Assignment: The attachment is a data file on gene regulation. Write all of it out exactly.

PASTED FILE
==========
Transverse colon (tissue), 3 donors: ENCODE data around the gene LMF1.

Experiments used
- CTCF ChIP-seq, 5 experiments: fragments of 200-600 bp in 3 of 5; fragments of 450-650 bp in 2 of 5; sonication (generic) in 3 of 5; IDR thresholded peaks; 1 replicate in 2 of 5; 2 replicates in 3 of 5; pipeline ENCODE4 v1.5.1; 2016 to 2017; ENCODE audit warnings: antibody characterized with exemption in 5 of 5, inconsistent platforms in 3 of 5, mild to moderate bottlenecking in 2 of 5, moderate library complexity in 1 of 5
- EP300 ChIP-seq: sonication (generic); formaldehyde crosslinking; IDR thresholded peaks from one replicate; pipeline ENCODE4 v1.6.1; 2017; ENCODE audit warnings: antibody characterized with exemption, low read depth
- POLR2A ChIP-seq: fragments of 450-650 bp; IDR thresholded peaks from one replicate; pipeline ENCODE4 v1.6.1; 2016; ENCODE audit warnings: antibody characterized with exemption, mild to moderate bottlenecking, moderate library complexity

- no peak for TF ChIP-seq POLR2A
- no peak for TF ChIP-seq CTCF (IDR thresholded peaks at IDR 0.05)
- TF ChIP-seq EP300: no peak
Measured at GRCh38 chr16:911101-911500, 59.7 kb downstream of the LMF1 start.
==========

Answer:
Transverse colon (tissue), 3 donors: ENCODE data around the gene LMF1.

Experiments used
- CTCF ChIP-seq, 5 experiments: fragments of 200-600 bp in 3 of 5; fragments of 450-650 bp in 2 of 5; sonication (generic) in 3 of 5; IDR thresholded peaks; 1 replicate in 2 of 5; 2 replicates in 3 of 5; pipeline ENCODE4 v1.5.1; 2016 to 2017; ENCODE audit warnings: antibody characterized with exemption in 5 of 5, inconsistent platforms in 3 of 5, mild to moderate bottlenecking in 2 of 5, moderate library complexity in 1 of 5
- EP300 ChIP-seq: sonication (generic); formaldehyde crosslinking; IDR thresholded peaks from one replicate; pipeline ENCODE4 v1.6.1; 2017; ENCODE audit warnings: antibody characterized with exemption, low read depth
- POLR2A ChIP-seq: fragments of 450-650 bp; IDR thresholded peaks from one replicate; pipeline ENCODE4 v1.6.1; 2016; ENCODE audit warnings: antibody characterized with exemption, mild to moderate bottlenecking, moderate library complexity

- no peak for TF ChIP-seq POLR2A
- no peak for TF ChIP-seq CTCF (IDR thresholded peaks at IDR 0.05)
- TF ChIP-seq EP300: no peak
Measured at GRCh38 chr16:911101-911500, 59.7 kb downstream of the LMF1 start.